I encountered an unusual situation during my career as a maintenance inspector for a large regional airline that flew mostly turboprops. Oil analysis on turbine-powered aircraft flying scheduled commercial airline routes continued to show unusual amounts of iron. Inspection revealed no abnormal wear of lubricated components. The shavings were probably in the 6 to 10 micron range, a size detectable by our spectrometric oil analysis program (SOAP) lab. With a little creative brainstorming we focused our attention on a source containing metal - the oil can! Further investigation revealed that the technician was using a church key type can opener on the oil containers instead of the proper oil spout.
When the technician used the church key to open each one-quart oil can to replenish engine lube oil, microscopic metal shavings were sheared from the can’s unlubricated surfaces and the cutting edge of the church key. These foreign elements were then deposited into the product, the engine, and ultimately in the oil analysis report.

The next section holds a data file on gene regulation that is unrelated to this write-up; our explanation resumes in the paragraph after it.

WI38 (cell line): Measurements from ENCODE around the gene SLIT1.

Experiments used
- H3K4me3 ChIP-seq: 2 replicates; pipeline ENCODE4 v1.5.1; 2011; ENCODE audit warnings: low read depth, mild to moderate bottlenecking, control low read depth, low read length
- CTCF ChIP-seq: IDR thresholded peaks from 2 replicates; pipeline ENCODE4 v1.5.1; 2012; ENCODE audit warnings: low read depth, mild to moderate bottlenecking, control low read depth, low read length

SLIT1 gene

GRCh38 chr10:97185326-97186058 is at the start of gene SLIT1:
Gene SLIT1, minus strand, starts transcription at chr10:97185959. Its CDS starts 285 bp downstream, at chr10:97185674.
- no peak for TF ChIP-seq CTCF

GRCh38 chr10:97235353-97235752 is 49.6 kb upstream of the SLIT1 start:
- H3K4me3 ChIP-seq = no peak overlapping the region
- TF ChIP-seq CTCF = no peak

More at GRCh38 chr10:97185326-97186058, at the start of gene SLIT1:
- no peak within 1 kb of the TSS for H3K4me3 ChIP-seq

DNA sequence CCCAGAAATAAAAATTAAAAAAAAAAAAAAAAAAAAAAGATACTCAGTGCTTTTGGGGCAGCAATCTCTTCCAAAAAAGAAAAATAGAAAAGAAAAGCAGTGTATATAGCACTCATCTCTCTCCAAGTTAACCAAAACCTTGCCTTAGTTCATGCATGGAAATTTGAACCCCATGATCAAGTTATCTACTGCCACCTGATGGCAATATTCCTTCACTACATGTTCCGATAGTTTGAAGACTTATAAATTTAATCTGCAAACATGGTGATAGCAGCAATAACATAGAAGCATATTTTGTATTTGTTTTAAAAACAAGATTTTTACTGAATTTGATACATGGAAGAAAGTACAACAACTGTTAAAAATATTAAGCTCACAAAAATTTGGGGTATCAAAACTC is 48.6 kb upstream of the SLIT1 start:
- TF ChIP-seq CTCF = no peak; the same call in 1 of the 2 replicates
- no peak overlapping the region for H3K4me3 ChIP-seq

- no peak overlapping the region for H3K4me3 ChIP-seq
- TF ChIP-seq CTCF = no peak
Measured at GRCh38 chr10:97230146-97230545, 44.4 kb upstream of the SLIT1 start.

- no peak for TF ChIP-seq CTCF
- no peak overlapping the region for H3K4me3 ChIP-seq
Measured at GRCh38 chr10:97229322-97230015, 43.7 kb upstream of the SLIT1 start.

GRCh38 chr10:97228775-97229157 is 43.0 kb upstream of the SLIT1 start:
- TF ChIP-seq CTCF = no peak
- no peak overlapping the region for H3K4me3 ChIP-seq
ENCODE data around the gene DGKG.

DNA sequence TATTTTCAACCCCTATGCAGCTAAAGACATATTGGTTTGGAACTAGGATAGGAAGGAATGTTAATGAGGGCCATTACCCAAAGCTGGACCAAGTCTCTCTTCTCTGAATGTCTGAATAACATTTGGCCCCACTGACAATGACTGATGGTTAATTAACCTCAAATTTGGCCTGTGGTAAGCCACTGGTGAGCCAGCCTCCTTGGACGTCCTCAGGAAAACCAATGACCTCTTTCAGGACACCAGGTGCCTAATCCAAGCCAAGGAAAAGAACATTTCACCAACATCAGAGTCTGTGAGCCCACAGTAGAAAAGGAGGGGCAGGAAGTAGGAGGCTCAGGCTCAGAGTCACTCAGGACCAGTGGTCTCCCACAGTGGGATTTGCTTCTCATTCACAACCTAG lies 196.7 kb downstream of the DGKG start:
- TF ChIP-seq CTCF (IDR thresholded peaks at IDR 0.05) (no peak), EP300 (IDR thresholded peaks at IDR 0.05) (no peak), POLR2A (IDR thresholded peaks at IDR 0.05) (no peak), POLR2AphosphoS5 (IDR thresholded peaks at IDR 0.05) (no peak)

The solution was to use a lubricated oil spout to pierce the metal container holding the turbine oil. Normal use of the oil spout kept sufficient oil on the cutting edge to reduce deposition of metal into the product.
Even this procedure may cause trace debris to transfer into the oil. If metal containers must be used, it may be prudent to take a sample from a newly opened container using an established standard opening procedure. A better solution is to eliminate metal containers that must undergo shearing action in order to be opened.
Metal shavings in airplane engines could be a dangerous thing. Thankfully, however, this condition was merely an oil analysis headache. Once make-up oil was dispensed properly, oil analysis data returned to normal.
Submitted by Robin S. Kurth, Senior Technical Support Manager - Power, Pacific Bell